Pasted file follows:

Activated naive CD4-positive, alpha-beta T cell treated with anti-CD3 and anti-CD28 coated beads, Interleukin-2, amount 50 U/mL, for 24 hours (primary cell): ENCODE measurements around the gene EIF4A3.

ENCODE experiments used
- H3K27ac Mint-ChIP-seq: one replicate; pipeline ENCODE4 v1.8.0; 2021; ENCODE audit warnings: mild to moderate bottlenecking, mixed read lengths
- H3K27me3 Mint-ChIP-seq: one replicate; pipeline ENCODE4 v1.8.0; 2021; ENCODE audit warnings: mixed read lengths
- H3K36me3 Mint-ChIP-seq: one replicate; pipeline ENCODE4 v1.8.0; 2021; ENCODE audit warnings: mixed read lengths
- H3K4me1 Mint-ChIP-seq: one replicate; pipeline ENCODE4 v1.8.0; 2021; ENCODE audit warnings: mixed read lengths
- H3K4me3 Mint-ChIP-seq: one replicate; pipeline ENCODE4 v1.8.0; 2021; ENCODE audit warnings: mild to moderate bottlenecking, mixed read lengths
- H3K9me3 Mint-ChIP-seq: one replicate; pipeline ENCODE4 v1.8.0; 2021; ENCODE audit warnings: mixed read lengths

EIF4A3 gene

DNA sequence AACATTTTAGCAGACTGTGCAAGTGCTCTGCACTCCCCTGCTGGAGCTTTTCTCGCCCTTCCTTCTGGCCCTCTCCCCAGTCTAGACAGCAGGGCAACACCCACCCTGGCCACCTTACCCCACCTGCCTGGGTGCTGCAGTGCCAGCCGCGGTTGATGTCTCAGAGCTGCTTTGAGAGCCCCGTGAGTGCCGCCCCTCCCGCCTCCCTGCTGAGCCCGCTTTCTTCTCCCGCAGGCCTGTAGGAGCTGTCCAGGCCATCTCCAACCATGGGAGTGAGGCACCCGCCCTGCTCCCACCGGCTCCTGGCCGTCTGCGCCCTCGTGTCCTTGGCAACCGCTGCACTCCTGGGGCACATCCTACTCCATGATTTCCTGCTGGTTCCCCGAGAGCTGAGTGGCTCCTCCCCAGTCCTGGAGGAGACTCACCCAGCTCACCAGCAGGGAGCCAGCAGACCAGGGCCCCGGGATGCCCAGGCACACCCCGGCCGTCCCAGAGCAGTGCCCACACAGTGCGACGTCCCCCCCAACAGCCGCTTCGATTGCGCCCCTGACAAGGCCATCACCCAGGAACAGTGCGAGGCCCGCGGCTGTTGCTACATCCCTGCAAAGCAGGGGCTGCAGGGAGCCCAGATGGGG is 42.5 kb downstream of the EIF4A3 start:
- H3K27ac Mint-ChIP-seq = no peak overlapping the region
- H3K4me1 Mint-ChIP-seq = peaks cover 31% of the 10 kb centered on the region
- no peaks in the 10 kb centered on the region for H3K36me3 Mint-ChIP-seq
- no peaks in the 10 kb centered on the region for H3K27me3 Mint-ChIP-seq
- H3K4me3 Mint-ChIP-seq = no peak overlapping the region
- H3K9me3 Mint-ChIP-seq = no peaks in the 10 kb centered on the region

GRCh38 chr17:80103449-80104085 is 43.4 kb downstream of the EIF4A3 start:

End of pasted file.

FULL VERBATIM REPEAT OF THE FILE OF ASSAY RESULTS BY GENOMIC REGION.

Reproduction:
Activated naive CD4-positive, alpha-beta T cell treated with anti-CD3 and anti-CD28 coated beads, Interleukin-2, amount 50 U/mL, for 24 hours (primary cell): ENCODE measurements around the gene EIF4A3.

ENCODE experiments used
- H3K27ac Mint-ChIP-seq: one replicate; pipeline ENCODE4 v1.8.0; 2021; ENCODE audit warnings: mild to moderate bottlenecking, mixed read lengths
- H3K27me3 Mint-ChIP-seq: one replicate; pipeline ENCODE4 v1.8.0; 2021; ENCODE audit warnings: mixed read lengths
- H3K36me3 Mint-ChIP-seq: one replicate; pipeline ENCODE4 v1.8.0; 2021; ENCODE audit warnings: mixed read lengths
- H3K4me1 Mint-ChIP-seq: one replicate; pipeline ENCODE4 v1.8.0; 2021; ENCODE audit warnings: mixed read lengths
- H3K4me3 Mint-ChIP-seq: one replicate; pipeline ENCODE4 v1.8.0; 2021; ENCODE audit warnings: mild to moderate bottlenecking, mixed read lengths
- H3K9me3 Mint-ChIP-seq: one replicate; pipeline ENCODE4 v1.8.0; 2021; ENCODE audit warnings: mixed read lengths

EIF4A3 gene

DNA sequence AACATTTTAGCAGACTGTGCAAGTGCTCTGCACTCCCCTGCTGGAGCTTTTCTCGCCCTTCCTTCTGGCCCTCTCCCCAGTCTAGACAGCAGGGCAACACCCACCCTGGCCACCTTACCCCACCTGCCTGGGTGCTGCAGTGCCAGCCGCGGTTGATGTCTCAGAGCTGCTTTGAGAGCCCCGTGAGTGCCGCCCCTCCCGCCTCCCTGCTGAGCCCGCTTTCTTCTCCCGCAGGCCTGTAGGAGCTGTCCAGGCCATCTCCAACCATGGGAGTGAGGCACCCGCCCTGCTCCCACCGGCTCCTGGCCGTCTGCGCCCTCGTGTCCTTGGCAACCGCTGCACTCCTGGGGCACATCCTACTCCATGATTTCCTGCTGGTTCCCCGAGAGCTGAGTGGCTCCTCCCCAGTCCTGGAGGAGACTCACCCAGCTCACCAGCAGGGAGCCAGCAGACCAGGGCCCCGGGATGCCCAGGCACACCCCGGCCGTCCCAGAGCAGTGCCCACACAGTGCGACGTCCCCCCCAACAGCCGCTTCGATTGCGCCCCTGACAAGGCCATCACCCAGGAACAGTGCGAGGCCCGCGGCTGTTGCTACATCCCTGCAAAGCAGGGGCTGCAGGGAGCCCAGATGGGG is 42.5 kb downstream of the EIF4A3 start:
- H3K27ac Mint-ChIP-seq = no peak overlapping the region
- H3K4me1 Mint-ChIP-seq = peaks cover 31% of the 10 kb centered on the region
- no peaks in the 10 kb centered on the region for H3K36me3 Mint-ChIP-seq
- no peaks in the 10 kb centered on the region for H3K27me3 Mint-ChIP-seq
- H3K4me3 Mint-ChIP-seq = no peak overlapping the region
- H3K9me3 Mint-ChIP-seq = no peaks in the 10 kb centered on the region

GRCh38 chr17:80103449-80104085 is 43.4 kb downstream of the EIF4A3 start: